Tuesday, 4 August 2009

Is it a tabasco year?

Especially if you are not into chile peppers, please continue reading this page, and you may change your impression about what a chile pepper is smiley

I'm not really sure how this summer performs when compared to other typical Swedish summers. But I have the impression that it's been colder, less sunshine and more windy.

Last time I grew tabasco, was in 2002. And I remember that spring and summer, because Carl was born. And it was a very warm spring, quite a warm summer. That was a "tabasco year", giving me a nice tabasco "harvest". So I'm surprised to see that my tabasco this year is a heavy producer. At least judging from the amount of flowers and tiny pods that are on the plant right now.

The same year (2002), my dedo de moça had mature pods in May already. That's not the case this year. But it's definitely one of my absolute favorites. It's a nice Capsicum baccatum with moderate heat and nice flavor. Putting it in a large pot helps, and will easily grow to 1,5 metres height in one season.

I label this year as my "greatest hits year", so another true favorite is the Capsicum chacoense. It's one of the varieties that I grow for its beauty. The plant is delicate, with butter-coloured flowers and wonderful small pods.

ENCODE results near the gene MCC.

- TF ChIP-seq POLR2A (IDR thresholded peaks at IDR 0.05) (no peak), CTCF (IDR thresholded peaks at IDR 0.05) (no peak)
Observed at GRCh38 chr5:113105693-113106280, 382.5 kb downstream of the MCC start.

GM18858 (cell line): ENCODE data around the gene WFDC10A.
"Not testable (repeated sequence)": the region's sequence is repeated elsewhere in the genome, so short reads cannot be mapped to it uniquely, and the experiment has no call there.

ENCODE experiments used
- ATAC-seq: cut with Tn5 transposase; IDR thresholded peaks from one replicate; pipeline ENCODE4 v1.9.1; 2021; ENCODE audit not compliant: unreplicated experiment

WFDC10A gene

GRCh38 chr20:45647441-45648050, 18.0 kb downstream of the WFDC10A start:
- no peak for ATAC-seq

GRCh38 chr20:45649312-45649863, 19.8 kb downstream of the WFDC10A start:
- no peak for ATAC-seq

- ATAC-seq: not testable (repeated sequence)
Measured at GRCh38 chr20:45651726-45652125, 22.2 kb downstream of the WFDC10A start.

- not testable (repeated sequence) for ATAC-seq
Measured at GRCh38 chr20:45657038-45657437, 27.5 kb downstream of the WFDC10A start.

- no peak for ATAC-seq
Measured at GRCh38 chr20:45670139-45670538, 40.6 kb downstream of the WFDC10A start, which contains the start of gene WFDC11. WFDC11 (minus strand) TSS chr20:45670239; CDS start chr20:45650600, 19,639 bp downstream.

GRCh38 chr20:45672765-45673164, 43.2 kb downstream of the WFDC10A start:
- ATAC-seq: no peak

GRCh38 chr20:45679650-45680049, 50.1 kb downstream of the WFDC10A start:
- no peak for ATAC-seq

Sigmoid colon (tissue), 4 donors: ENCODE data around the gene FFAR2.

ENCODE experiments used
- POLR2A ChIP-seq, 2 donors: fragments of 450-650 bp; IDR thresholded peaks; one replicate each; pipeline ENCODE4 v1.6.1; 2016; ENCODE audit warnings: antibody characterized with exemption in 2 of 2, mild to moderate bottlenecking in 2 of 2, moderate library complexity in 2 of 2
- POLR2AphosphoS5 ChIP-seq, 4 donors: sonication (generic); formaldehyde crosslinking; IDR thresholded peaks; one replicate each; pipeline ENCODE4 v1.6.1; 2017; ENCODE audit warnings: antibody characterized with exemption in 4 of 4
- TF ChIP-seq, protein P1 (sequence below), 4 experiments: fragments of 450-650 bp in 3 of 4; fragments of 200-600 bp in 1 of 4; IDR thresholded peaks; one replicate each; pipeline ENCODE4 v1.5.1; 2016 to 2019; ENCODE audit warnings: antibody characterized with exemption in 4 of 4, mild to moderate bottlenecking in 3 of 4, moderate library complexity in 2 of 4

Over the years, I've grown several different C. chacoense, and if you're interested to see them, you can follow this link.

I mentioned the rocopica in my previous post, but it's worth mentioning again. A few days has passed since then, and now pods are shaping all over the plant. What an adventure!

My chile pepper journey started 15 years ago at a restaurant in Austin, Texas. Together with friends we had a spicy dish decorated with an orange habanero. We ate our habaneros, but saved the seeds, and I promised to grow it when I got back home. I need to look through my old pictures to see if I find that picture, because it's a story in its own. Anyway...

No year is complete without a habanero! Or at least a Capsicum chinense. This year in my greatest hits compilation, I have the long chocolate habanero, which is a very nice habanero!heck out the pictures from my previous years, because it's a true beauty (you can click on the picture below).

Of course I also have some new ones. I can't say much about them yet. But so far they look fine.

Cheiro amarela, which I'm not certain if it's a C. annuum or C. chinense, but I vote for a chinense. I think that the seeds I got were not completely pure, because the pods are differently shaped on the same plant.

Cheiro laranja is another new one for this year. I know for sure that it's a Capsicum baccatum, because of the look of the flowers.

And last for today, but not lease, the bode amarela. My guess is that it is a C. chinense because there are multiple flowers per node.

That was today's adventure on my chile pepper balcony.

Don't you agree that what can be taken for granted as "a chile pepper", is something much more than you first imagine. Different shapes, colours, heat, flavour. And looking at the plants, completely different growing behaviours. Absolutely fabulous!

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